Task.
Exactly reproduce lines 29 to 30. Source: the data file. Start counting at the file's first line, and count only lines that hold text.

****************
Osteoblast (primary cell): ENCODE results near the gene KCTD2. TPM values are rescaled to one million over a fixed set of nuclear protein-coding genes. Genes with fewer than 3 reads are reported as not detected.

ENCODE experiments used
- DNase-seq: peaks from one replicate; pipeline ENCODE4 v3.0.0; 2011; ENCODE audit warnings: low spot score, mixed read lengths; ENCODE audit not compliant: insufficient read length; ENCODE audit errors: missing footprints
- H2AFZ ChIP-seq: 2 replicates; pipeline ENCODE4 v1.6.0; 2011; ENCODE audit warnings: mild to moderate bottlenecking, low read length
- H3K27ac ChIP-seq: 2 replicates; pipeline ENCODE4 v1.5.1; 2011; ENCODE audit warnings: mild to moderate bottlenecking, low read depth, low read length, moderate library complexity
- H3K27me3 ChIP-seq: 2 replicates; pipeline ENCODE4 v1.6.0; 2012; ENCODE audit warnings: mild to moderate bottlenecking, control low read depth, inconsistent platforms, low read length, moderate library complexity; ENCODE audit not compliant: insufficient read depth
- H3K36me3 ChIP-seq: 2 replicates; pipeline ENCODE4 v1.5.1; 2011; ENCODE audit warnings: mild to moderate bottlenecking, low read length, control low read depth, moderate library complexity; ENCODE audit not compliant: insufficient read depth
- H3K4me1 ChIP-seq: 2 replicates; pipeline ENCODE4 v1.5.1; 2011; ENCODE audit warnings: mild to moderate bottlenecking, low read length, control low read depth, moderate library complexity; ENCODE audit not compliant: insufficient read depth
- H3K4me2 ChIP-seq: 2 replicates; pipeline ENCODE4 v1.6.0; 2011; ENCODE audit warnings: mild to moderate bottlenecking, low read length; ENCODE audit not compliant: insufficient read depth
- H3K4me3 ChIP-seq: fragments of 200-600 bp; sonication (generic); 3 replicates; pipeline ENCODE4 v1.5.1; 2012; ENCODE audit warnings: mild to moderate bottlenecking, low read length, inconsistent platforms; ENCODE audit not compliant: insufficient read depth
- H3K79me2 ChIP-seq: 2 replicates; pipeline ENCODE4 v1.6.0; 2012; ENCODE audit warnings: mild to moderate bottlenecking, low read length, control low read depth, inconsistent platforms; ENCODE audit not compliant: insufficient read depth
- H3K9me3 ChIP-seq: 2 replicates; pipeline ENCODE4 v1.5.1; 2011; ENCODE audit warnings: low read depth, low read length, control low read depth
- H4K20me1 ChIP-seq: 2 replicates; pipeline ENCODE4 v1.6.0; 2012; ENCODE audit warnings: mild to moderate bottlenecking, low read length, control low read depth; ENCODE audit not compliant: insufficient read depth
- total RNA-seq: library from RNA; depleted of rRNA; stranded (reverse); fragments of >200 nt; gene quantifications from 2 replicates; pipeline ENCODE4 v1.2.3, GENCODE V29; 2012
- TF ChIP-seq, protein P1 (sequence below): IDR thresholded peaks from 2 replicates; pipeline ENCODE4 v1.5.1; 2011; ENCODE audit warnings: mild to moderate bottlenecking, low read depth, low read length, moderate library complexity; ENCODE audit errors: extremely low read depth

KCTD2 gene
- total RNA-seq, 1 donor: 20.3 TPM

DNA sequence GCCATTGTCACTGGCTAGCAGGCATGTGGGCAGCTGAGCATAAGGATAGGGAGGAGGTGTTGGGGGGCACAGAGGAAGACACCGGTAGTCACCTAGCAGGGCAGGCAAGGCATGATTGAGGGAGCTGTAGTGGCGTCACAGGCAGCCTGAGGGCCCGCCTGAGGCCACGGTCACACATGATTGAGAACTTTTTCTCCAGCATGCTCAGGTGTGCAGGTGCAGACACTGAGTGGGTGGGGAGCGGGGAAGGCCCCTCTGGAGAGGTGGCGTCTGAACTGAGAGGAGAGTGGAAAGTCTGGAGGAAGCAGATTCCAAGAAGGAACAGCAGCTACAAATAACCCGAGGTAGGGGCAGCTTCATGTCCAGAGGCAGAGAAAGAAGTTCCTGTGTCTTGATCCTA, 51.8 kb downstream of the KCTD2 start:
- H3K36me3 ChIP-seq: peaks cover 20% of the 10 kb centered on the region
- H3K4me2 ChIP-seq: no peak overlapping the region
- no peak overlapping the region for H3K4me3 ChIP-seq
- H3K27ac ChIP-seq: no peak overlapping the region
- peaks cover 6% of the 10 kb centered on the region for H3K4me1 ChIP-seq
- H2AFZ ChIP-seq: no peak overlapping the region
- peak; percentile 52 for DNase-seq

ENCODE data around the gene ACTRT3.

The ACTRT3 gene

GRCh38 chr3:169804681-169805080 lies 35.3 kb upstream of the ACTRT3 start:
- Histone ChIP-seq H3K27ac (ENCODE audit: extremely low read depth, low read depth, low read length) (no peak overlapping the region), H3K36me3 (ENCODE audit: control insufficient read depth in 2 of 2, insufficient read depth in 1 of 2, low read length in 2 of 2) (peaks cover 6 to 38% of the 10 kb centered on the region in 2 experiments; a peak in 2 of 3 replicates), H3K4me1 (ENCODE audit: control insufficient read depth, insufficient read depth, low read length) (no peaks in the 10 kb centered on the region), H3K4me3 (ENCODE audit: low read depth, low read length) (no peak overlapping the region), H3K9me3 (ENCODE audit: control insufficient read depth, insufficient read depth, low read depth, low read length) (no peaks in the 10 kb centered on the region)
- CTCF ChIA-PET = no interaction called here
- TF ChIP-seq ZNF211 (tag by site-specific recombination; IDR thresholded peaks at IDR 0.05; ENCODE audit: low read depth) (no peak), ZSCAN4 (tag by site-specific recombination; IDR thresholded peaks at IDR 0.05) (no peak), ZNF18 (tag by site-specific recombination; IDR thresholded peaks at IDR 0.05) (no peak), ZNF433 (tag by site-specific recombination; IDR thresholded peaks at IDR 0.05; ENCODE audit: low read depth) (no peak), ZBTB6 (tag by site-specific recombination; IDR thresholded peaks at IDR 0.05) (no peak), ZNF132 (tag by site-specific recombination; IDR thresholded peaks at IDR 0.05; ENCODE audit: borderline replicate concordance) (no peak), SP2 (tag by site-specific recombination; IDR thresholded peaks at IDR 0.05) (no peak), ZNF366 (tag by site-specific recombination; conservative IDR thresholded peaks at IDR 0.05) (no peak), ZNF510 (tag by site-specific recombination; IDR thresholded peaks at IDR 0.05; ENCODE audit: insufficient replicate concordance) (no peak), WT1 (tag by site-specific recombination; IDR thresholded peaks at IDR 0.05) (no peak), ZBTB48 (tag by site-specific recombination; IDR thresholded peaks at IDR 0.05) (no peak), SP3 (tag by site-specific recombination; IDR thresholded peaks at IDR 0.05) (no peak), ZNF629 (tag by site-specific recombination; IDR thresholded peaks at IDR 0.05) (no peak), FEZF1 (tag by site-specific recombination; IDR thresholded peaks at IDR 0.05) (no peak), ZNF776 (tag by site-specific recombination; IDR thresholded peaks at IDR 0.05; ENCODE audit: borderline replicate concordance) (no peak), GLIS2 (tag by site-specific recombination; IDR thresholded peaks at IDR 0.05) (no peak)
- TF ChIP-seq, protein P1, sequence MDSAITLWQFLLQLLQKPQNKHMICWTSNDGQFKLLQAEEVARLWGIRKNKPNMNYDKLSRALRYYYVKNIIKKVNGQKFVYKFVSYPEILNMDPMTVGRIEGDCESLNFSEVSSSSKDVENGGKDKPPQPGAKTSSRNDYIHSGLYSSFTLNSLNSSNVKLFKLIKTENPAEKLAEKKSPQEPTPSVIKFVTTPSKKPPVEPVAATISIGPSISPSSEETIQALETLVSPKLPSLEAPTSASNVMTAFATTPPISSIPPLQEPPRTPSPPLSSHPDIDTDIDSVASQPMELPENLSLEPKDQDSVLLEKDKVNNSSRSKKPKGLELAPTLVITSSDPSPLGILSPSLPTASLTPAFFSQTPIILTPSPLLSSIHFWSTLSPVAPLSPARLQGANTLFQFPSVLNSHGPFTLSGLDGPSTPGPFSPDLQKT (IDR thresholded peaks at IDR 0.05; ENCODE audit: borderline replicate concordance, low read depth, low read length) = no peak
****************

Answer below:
- Histone ChIP-seq H3K27ac (ENCODE audit: extremely low read depth, low read depth, low read length) (no peak overlapping the region), H3K36me3 (ENCODE audit: control insufficient read depth in 2 of 2, insufficient read depth in 1 of 2, low read length in 2 of 2) (peaks cover 6 to 38% of the 10 kb centered on the region in 2 experiments; a peak in 2 of 3 replicates), H3K4me1 (ENCODE audit: control insufficient read depth, insufficient read depth, low read length) (no peaks in the 10 kb centered on the region), H3K4me3 (ENCODE audit: low read depth, low read length) (no peak overlapping the region), H3K9me3 (ENCODE audit: control insufficient read depth, insufficient read depth, low read depth, low read length) (no peaks in the 10 kb centered on the region)
- CTCF ChIA-PET = no interaction called here